The fathers came home from work, set their briefcases on the polished floors of their split-level homes and doffed their hats in anticipation. But the daughters did not rush down the stairs, sleek ponytails trailing them, to kiss the fathers hello. The mothers were in the kitchen, where they belonged, seasoning roasts, and the sons were outside, running, kicking, roughhousing, as they should have been. But the daughters, the entire young female population of idyllic Sweet Apple, were shut up in their bedrooms with him. Notes like soap bubbles swelled from the deepest grooves of their 45rpm records and slid gracelessly through the cracks in the door, down the mahogany railing, and into the fathers’ aching ears.
The fathers shrugged, muttered, “What’s the matter with kids these days?” Each poured himself a drink from the liquor cabinet. And poured another. Years ago—before they themselves were fathers—the fathers’ fathers had plugged their ears to the fathers’ swing records, had rolled their eyes at the hand painted ties their sons proudly sported, and the fathers had managed to come out of adolescence good citizens, their sprawling Ohio suburb a brilliant Technicolor pinup of American values: a television in every living room, a Life magazine on every coffee table, an automobile in every garage. But there was something about this singer. The fathers refused to speak his name. The daughters collapsed at its merest utterance, a carnal sigh escaping their trembling lips as the backs of their hands brushed their foreheads. Once or twice even the wives had fallen unconscious, though upon awakening, they blushed hot as irons and blamed the episodes on “female trouble.”
Female trouble was right, the fathers thought.
The daughters carried the singer’s records home from Gimbels in nondescript paper bags that crinkled against their chests as they ran past the fathers—without even saying hello—upstairs to their rooms. They pored over glossy teen magazines, memorizing every word, turning the pages with more reverence than the Bibles they’d studied for Confirmation. They blew sweet breath into plastic receivers, cords coiling their wrists like Cleopatra’s snake, and whispered secrets to each other for hours; phone bills arrived in envelopes so thick that the fathers owed the postman three cents. They spoke in a code of giggles and shrills, kicking up their legs as they lay recumbent on living room floors. When they referred to the boys from school—the sons, the fathers’ boring, unfashionable sons—it was always in implicit comparison to the singer. They constructed shrines on the periwinkle walls of their bedrooms, carefully arranged photos and lipstick-kissed album covers set against a candle’s shivering flame, which they kneeled before each night in supplication. The voices of the fathers and the mothers and the teachers and the public officials admonished them, but the daughters only tilted their heads mercurially and shrugged, offering no indication that they would indeed sit up straight or make their beds or pay attention or quit scowling.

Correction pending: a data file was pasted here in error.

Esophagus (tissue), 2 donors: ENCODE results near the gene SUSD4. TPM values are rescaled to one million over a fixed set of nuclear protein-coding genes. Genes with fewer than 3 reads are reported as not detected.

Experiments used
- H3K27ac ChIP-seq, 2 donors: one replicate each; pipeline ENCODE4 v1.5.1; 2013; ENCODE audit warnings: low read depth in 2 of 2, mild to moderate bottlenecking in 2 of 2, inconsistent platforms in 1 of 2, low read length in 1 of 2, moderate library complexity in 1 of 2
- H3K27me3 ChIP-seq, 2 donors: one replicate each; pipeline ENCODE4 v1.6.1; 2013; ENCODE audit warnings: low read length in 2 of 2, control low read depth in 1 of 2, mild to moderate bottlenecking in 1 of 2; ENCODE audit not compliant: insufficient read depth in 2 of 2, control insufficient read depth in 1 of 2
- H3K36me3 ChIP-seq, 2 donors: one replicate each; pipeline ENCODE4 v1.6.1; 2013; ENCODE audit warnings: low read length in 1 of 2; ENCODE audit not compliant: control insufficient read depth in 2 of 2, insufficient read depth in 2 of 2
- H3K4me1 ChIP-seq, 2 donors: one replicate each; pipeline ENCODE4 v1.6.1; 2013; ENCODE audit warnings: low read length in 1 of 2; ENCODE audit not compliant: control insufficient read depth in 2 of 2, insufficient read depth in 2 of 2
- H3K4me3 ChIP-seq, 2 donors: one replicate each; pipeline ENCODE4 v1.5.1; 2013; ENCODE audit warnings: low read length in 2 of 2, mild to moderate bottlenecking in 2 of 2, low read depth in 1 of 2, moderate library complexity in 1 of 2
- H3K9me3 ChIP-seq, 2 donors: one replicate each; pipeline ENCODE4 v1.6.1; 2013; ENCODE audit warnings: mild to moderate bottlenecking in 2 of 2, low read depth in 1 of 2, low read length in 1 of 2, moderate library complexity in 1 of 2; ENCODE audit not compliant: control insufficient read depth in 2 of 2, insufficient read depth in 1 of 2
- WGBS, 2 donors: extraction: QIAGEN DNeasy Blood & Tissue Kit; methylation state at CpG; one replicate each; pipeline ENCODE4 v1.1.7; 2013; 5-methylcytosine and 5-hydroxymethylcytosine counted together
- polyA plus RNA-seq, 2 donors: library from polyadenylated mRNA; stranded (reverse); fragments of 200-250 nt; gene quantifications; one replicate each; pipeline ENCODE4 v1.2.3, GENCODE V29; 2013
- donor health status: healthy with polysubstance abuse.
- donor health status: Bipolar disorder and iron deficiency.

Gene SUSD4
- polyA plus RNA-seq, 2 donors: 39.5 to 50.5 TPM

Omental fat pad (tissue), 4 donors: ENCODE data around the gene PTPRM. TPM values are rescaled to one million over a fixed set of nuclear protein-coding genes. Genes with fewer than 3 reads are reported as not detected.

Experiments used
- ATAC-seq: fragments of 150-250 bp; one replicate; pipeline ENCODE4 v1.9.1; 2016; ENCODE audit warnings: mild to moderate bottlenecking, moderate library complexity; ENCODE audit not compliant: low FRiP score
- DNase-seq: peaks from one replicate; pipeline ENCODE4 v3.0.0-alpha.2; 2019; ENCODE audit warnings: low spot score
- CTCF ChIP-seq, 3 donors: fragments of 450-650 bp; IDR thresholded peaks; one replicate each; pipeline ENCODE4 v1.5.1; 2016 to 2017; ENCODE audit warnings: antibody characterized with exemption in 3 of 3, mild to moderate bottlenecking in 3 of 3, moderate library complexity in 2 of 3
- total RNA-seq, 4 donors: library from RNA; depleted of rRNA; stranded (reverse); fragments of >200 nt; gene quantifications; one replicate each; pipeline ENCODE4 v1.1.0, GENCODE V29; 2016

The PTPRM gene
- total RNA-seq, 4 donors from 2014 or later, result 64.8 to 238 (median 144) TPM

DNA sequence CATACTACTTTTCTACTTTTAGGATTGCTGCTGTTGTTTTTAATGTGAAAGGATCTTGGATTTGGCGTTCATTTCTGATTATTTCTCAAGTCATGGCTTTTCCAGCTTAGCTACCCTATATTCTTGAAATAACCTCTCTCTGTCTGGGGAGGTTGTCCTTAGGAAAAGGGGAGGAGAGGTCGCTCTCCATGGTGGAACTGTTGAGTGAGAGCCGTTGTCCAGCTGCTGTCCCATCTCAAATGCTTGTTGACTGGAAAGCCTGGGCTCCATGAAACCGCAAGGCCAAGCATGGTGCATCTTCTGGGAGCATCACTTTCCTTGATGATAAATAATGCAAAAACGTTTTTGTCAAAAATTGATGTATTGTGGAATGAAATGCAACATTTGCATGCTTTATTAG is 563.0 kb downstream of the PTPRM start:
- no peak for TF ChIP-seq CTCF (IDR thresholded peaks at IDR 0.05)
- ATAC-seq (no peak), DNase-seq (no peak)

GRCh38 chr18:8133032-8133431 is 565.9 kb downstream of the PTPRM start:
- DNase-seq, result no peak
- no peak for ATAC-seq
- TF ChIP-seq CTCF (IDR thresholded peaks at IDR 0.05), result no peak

The daughters danced the way some spontaneously combust: fiercely, without warning, watusi fireballs whose sparks coalesced into something atomic and wild. And yet, too, in flawless unison, their feet slapping the ground in precise harmony like the booted legs of a cartoon centipede. They danced everywhere, and on their way everywhere, leaving no damage in their wake but an incessant melody that gonged deep within the caverns of the fathers’ ears. They danced without practice, closed-eyed, offering no invitation. The fathers, the mothers, and the sons could only watch. The mothers, their breasts sagging and heavy, their hips creaky and slow, released their envy on beaten eggs and pounded dough. The sons elbowed one another and held their schoolbooks by their waists, saving images of the daughters’ legs in their minds for later use under bedsheets. And the fathers. The fathers clenched their fists, lines of sweat streaking their shirts, and averted their eyes. The daughters only laughed and continued to bop.
The fathers had been betrayed. The television host had allowed the singer, with his rough, black voice and arching pelvis, to penetrate, over the airwaves, the fathers’ very living rooms. As if to taunt them, the singer was shown only from the waist up.
Meanwhile the daughters, sprawled across the floor or on the couch clutching pillows between their thighs, easily imagined what they weren’t being shown. As the singer slapped the neck of his guitar and licked his girlish lips, the daughters’ squeals deepened into hollow moans that rose like smoke from the backs of their throats. As if in response, the singer, in the beat between verse and chorus, smiled and released a wordless, high-pitched growl. The daughters exploded inside, their hormones hurtling them instantly into womanhood. Breasts rose like yeasted dough. Curves rounded every boxy frame. The daughters danced then, clapping their hands and circling the furniture, stumbling in their new clumsy bodies. From their chairs, the fathers looked up from newspaper sports pages and sighed. The sons continued to watch the program with feigned disinterest, occasionally sneaking glances at their sisters. When the daughters caught them looking, they held pillows in their laps and stared shamefully at the floor.